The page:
Tract [B] - Two Kingdoms

Tract - Two Kingdoms [Pack of 100]

  • 8 pages
  • 0.008 lbs

Item #1-3287

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Two Kingdoms

Jesus could have taken up politics and laid claim to an earthly throne. He could have obtained it by diplomacy when the devil offered all the kingdoms of the world to Him in exchange for His worship (Matthew 4:8-10). Instead, Jesus rebuked the suggestion.

An earthly kingdom could have been His again after the feeding of the five thousand when He perceived the people were about to draft Him as king (John 6:15). Jesus took stock of the situation and departed.

Again Jesus could have taken the earthly crown by popular acclaim when He rode the foal of an ass into Jerusalem amid a royal display of spontaneous tribute. In fact, the inaugural parade was already in full procession (John 12:12-15). Jesus cleansed the temple instead.

Why did Jesus not acquiesce on these occasions? The answer is found in the fourth opportunity that presented itself.

When standing in judgment before Pilate, after the polls would have shown a sharp decline in His "approval ratings," Pilate demanded to know whether or not Jesus was the "King of the Jews." Jesus answered, "My kingdom is not of this world: if my kingdom were of this world, then would my servants fight" (John 18:33-36).

He could have seized the throne by military might because not only would His servants have fought but He also could have called twelve legions of angels from the heavenly reserves, and in a moment His forces would have neutralized the enemy, and He would have been secure on the throne (Matthew 26:53).

But Jesus voluntarily surrendered to the will and whims of both the ecclesiastical and the secular powers of the day. Clearly, Jesus had something other than an earthly kingdom in mind for Himself and His followers.

The disciples seemingly were ready to fight for Christ at one point, as evidenced by Peter's action with a sword. Nevertheless, after Pentecost when the Holy Spirit fell upon the apostles, all were ready to forsake the sword, including Peter. All preached love and nonresistance to evil instead.

The Biblical concept that there is and ought to be a separation of church and state comes through clearly on these occasions. This concept is also clear in the writings of the apostles (Romans 13 and 1 Peter 2:9).

Jesus credited Pilate with having a permissive authority and power, as did also Paul when be declared that the powers that be are ordained of God (Romans 13:1).

How can Christians give proper recognition to earthly rulers and at the same time refuse involvement with them?

It is simply this. There are two kingdoms, and we make a choice between them as Jesus and Paul did.

Not only are there two kingdoms, but there are two citizenships, two constitutions, two registration headquarters, and two different voting booths.

Both voting booths are surrounded by curtains. The voting booth in a democracy is enclosed for privacy, and the voting booth for the Christian is his secret closet. There too he can be alone and make his choice—the will of God or his own.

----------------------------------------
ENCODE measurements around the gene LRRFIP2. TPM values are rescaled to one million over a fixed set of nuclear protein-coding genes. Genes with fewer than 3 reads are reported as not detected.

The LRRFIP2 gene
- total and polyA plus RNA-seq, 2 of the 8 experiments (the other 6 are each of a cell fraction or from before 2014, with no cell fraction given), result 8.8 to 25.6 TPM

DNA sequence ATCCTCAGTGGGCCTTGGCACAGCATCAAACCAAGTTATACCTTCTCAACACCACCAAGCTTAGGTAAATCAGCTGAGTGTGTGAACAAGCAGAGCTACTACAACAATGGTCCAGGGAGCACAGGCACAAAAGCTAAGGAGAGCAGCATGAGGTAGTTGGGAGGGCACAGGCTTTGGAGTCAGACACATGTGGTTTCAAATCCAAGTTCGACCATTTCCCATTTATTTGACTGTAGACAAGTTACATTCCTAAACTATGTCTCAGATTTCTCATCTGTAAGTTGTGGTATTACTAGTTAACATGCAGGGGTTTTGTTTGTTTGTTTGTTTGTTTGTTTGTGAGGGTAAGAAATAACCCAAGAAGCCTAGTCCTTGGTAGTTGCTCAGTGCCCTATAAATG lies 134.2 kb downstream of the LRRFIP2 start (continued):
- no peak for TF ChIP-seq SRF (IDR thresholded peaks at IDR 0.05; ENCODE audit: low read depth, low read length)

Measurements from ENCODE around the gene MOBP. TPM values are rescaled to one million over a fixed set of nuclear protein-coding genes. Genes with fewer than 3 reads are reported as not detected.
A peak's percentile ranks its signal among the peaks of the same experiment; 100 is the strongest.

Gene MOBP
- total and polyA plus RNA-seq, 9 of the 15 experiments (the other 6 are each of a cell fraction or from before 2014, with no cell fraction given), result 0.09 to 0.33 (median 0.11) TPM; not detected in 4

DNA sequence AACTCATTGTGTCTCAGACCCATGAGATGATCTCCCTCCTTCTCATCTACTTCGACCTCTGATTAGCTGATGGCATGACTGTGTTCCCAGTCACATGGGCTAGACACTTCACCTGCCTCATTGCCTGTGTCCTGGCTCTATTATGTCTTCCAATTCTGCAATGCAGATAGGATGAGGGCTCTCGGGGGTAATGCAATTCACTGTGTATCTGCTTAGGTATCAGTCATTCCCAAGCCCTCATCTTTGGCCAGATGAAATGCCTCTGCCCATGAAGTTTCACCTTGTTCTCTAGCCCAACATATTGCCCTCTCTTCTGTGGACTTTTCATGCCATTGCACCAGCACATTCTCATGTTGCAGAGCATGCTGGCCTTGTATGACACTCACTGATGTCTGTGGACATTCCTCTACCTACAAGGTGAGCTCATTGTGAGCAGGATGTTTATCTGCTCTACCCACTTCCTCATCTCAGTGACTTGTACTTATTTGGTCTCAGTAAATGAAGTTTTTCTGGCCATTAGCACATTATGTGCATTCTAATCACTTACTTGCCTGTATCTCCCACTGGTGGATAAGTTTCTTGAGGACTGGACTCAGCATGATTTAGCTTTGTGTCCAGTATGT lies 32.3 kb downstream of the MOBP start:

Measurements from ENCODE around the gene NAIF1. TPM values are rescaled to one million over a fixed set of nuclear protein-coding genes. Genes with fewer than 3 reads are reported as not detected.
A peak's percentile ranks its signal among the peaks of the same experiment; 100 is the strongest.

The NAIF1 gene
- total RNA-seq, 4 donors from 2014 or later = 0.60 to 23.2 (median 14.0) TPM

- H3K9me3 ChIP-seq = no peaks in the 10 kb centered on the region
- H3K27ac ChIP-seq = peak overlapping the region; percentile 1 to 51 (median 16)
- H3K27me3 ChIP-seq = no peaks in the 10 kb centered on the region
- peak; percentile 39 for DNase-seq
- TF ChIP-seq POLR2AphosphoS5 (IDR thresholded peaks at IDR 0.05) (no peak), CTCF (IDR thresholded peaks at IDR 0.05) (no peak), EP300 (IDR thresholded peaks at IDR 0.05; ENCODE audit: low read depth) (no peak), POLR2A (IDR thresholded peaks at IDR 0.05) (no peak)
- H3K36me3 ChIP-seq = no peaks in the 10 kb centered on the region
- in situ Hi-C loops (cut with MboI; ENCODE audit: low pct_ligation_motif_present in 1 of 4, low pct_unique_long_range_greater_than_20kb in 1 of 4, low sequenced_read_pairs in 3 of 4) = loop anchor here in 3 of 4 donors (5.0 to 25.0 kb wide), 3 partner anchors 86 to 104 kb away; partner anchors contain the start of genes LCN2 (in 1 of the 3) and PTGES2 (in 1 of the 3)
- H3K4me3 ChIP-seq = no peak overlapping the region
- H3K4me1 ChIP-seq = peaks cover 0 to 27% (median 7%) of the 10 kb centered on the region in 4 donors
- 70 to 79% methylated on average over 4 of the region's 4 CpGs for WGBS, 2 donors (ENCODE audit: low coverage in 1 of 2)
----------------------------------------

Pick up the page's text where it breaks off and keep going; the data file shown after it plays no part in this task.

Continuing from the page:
Some questions are in order. How can a Christian vote in both voting booths when the goals are so different? How can he vote for a commander in chief of the armed forces when Jesus' followers do not use force? or vote for the local sheriff? or impose the death sentence when Christians do not kill and would rather suffer wrong than do so (1 Corinthians 4:12; 1 Corinthians 6:7)?

The Christian has dual citizenship: heavenly and earthly. However, his highest loyalty is to the heavenly, and he will not transgress the laws of the heavenly in order to please the earthly. At the same time, though, he will gladly honor the laws of the earthly, insofar as there is no conflict with the heavenly. Thus, to obey driving speed limits set by "Caesar" is to honor both his heavenly and earthly citizenship. But to carry a sword or vote for one to do so violates the charter of the heavenly domain. Christians are, indeed, an holy nation of kings and priests to their God.

Christians have the Word of God as their constitution. Their names are registered in the Lamb's Book of Life, and hence they have power with God. His will has become their will, and they never would circumvent His will being done on earth by casting a vote without knowing God's will.

The apostle Paul said that the "powers that be" are ordained of God. He was living under Nero, the man who took his life. Humanly speaking, Paul never would have voted for him. Yet he declares in no uncertain terms that Nero's power was ordained by God. Who of us wants to be found voting against God?

If the Christian joins the army, votes, or holds political office, then Christians are of the world (2 Corinthians 6:14, 17, 18). And if their vote puts a fellow believer into political office and he remains in the church, then beware, for the world is also now in the church. It won't be long until the church no longer meets the Biblical description of a pure and holy bride. It has become Babylon the Great, the den of every unclean and hateful bird. Babylon is the symbol of the adulterous religious system that has committed adultery with the world. John the Revelator foretold us that she "is fallen, is fallen!" We want no part of it! "And he cried mightily with a strong voice, saying, Babylon the great is fallen, is fallen, and is become the habitation of devils, and the hold of every foul spirit, and a cage of every unclean and hateful bird. And I heard another voice from heaven, saying, Come out of her, my people, that ye be not partakers of her sins, and that ye receive not of her plagues" (Revelation 18:2, 4).

—Dennis Witmer

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